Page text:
Mushrooms are fungi, which is a separate kingdom of life from plants and animals. Technically, they are not a vegetable, but they are often used and served as a vegetable in recipes.
Mushrooms are a low-calorie, high-fiber food choice that can be used diversely in cooking. They add a savory flavor to recipes but are very low in sodium, making them a healthy choice.
Mushroom Nutrition Facts
One cup of mushrooms (70g) provides 15 calories, 2.2g of protein, 2.3g of carbohydrates, and 0.2g of fat. Mushrooms are a good source of copper, B vitamins, potassium, and iron. The following nutrition information is for 1 cup of raw mushrooms and is provided by the USDA.
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One cup of raw mushrooms contains 2.3 grams of carbohydrates. Mushrooms are also a good source of fiber, particularly the soluble fiber beta-glucan.
Mushrooms have a naturally low glycemic index, which means that they are presumed to have little negative effect on blood glucose or insulin response due to their low carbohydrate content. There is not sufficient, conclusive evidence on the use of mushrooms for diabetes, however.
Mushrooms have only a minuscule amount of fat, most of which is polyunsaturated fat. As a result, mushrooms are considered a heart-healthy food choice.
Mushrooms provide a small amount of protein at 2.2 grams per cup, which represents just a portion of your daily needs. So be sure to eat protein-rich foods such as legumes, nuts, dairy, meat, or fish as part of a balanced diet.
Vitamins and Minerals
Mushrooms are full of micronutrients. They are a good source of copper, potassium, phosphorus, and iron. Copper assists in energy production and iron utilization. Potassium is important for maintaining fluid and electrolyte balance, is required for proper nerve and muscle conduction, and may help to lower blood pressure.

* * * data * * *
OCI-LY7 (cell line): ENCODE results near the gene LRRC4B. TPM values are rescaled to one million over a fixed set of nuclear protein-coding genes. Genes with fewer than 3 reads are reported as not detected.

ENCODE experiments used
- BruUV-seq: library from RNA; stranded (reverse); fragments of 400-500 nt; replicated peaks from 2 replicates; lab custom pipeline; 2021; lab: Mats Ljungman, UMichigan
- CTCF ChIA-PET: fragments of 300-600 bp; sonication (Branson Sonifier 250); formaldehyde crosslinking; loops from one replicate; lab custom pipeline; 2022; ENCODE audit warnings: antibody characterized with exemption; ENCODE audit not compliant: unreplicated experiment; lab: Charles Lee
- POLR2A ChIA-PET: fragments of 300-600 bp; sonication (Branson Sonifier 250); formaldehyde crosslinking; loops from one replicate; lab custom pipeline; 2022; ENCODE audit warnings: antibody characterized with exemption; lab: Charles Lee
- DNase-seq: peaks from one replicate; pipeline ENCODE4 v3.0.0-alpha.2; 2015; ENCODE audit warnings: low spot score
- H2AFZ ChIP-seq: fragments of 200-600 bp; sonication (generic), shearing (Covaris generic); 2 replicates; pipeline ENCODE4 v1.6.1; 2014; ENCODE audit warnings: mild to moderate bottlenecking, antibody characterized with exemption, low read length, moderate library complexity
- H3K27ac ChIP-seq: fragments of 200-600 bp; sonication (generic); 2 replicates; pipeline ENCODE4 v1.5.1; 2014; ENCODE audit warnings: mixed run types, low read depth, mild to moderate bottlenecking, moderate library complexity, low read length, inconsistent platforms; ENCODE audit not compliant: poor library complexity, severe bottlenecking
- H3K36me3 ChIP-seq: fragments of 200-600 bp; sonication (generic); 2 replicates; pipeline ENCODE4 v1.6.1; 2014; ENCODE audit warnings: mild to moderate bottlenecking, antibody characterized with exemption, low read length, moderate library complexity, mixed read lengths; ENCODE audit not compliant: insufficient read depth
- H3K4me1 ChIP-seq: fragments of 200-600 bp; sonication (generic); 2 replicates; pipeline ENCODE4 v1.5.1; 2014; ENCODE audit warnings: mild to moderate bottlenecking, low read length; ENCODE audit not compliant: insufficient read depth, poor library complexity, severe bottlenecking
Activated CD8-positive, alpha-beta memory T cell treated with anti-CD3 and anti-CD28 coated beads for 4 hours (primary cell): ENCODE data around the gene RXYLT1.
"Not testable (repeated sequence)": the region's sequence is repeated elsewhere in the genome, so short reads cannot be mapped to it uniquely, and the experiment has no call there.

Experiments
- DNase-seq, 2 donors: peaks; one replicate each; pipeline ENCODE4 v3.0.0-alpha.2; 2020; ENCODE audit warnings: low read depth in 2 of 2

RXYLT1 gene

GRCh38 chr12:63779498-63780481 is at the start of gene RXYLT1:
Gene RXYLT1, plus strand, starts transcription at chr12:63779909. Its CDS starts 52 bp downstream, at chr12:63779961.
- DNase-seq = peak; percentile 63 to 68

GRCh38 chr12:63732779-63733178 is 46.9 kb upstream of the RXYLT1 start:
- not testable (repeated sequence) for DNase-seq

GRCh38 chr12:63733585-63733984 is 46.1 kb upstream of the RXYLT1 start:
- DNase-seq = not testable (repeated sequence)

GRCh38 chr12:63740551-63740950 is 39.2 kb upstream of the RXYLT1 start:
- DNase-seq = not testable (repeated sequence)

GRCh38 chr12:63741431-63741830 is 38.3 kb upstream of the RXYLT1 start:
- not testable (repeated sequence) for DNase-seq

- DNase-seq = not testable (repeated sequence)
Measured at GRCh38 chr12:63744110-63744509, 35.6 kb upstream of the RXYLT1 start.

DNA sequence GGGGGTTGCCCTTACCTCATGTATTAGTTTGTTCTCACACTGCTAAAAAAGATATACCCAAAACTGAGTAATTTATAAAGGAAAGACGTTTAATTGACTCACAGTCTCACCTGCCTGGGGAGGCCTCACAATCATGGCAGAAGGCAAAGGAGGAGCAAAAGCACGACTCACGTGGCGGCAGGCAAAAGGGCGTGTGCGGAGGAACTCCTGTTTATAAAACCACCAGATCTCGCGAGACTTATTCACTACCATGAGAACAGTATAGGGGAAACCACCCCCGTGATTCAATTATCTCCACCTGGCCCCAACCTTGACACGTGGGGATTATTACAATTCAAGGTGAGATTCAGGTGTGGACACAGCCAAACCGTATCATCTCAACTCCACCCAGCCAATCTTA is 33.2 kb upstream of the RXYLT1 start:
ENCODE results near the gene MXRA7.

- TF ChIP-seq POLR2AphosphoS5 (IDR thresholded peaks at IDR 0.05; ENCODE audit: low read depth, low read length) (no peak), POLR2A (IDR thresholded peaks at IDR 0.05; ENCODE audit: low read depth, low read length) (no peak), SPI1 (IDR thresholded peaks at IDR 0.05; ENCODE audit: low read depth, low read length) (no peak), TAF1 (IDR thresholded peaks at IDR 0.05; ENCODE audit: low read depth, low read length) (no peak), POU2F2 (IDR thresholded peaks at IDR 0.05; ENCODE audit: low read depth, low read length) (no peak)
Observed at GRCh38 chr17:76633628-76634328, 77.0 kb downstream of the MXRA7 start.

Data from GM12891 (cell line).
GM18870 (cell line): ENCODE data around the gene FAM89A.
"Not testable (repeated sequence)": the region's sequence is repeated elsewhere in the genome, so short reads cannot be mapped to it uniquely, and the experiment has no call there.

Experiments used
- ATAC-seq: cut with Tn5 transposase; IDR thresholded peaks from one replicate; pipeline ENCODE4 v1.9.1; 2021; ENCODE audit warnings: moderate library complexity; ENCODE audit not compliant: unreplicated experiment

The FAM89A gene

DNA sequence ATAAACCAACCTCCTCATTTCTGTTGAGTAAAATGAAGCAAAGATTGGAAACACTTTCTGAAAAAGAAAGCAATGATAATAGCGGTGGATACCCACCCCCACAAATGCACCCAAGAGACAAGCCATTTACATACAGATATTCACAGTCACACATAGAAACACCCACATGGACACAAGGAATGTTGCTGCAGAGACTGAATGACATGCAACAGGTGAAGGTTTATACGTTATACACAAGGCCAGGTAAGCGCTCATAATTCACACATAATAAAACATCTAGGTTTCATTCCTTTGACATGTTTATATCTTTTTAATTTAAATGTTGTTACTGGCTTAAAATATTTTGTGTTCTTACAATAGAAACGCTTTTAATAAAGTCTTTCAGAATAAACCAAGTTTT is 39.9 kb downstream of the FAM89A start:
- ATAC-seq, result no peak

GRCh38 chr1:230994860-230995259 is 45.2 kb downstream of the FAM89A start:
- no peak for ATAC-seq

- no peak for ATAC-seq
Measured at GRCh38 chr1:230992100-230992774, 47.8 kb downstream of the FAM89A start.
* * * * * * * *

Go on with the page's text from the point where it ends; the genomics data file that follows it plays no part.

Iron is a mineral needed for the synthesis of hemoglobin, DNA, amino acids, neurotransmitters, and certain hormones. Mushrooms also contain niacin (vitamin B3) and pantothenic acid (vitamin B5). B vitamins assist in the release of energy from carbohydrates, protein, and fat.
One cup of raw mushrooms contains just 15 calories. That makes this a low-calorie food, especially since most people don't eat a full cup at one time and will take in even fewer calories than this.
Mushrooms are a low-calorie food that provide the body with several nutrients, such as copper, potassium, iron, and a couple of B vitamins.
A total of 126 health-related functions are thought to be produced by medicinal mushrooms and fungi. Research is ongoing about the potential for using mushrooms to improve health and to prevent or manage health conditions.
In addition to the many vitamins and minerals mushrooms contain, they have also been found to have high levels of some antioxidant compounds. These compounds can be beneficial to health.
Fights Cell Damage
Antioxidants have been shown to fight oxidative stress and inflammation, which contribute to signs of aging and to the development of chronic diseases. Several varieties of mushrooms, such as porcini and white button mushrooms, are high in the antioxidants glutathione and ergothioneine, which are not found in many other plant foods.
Improves Brain Function
Consuming mushrooms may help slow the cognitive decline that comes with aging, according to both the antioxidant research above and a separate study of over 600 people aged 60 and over.
Supports Bone Health
Some mushrooms sold in stores have been treated with UV light to increase their vitamin D stores. These treated mushrooms are one of the best sources of vitamin D. Vitamin D is important for healthy bones. Eating these mushrooms has the same benefit as getting vitamin D from supplements or from sun exposure.
Normally, mushrooms are not a good source of vitamin D. The exception is wild mushrooms, but eating them can be risky if you are unable to determine which are edible and which are toxic.
Lowers Diabetes Risk
Mushrooms are a good source of fiber. Consuming dietary fiber has many health benefits, including a lower risk of type 2 diabetes. A 2020 study adds that the polysaccharides in mushrooms also help protect against diabetes by reducing oxidative stress.
After reviewing results of the U.S. National Health and Nutrition Examination Survey (NHANES), researchers noted that people who consumed mushrooms had a reduced risk of having depression. This effect appears to be present regardless of the amount of mushrooms consumed.
Food allergies to mushrooms are rare but have been reported. You may have a cross-reaction if you are allergic to molds.